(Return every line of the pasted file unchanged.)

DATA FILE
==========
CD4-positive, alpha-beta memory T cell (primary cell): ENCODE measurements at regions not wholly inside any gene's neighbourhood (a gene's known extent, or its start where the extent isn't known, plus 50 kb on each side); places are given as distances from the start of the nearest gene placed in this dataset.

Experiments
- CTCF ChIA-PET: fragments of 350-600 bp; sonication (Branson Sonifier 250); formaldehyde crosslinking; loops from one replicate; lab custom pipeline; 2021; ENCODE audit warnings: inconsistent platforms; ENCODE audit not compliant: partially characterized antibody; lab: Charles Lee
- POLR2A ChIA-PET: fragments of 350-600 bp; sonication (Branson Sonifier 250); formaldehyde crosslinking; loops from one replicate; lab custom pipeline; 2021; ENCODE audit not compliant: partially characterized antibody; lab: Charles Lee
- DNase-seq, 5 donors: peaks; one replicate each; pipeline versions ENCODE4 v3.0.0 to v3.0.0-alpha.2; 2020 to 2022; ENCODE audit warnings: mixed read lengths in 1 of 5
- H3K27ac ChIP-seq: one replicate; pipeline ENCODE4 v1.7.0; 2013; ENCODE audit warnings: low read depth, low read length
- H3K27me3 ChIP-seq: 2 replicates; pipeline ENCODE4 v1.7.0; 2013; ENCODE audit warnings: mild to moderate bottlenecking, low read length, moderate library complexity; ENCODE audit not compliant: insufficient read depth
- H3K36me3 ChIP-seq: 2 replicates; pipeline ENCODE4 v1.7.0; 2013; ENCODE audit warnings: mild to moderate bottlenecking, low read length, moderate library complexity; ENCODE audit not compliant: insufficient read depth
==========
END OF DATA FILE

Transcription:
CD4-positive, alpha-beta memory T cell (primary cell): ENCODE measurements at regions not wholly inside any gene's neighbourhood (a gene's known extent, or its start where the extent isn't known, plus 50 kb on each side); places are given as distances from the start of the nearest gene placed in this dataset.

Experiments
- CTCF ChIA-PET: fragments of 350-600 bp; sonication (Branson Sonifier 250); formaldehyde crosslinking; loops from one replicate; lab custom pipeline; 2021; ENCODE audit warnings: inconsistent platforms; ENCODE audit not compliant: partially characterized antibody; lab: Charles Lee
- POLR2A ChIA-PET: fragments of 350-600 bp; sonication (Branson Sonifier 250); formaldehyde crosslinking; loops from one replicate; lab custom pipeline; 2021; ENCODE audit not compliant: partially characterized antibody; lab: Charles Lee
- DNase-seq, 5 donors: peaks; one replicate each; pipeline versions ENCODE4 v3.0.0 to v3.0.0-alpha.2; 2020 to 2022; ENCODE audit warnings: mixed read lengths in 1 of 5
- H3K27ac ChIP-seq: one replicate; pipeline ENCODE4 v1.7.0; 2013; ENCODE audit warnings: low read depth, low read length
- H3K27me3 ChIP-seq: 2 replicates; pipeline ENCODE4 v1.7.0; 2013; ENCODE audit warnings: mild to moderate bottlenecking, low read length, moderate library complexity; ENCODE audit not compliant: insufficient read depth
- H3K36me3 ChIP-seq: 2 replicates; pipeline ENCODE4 v1.7.0; 2013; ENCODE audit warnings: mild to moderate bottlenecking, low read length, moderate library complexity; ENCODE audit not compliant: insufficient read depth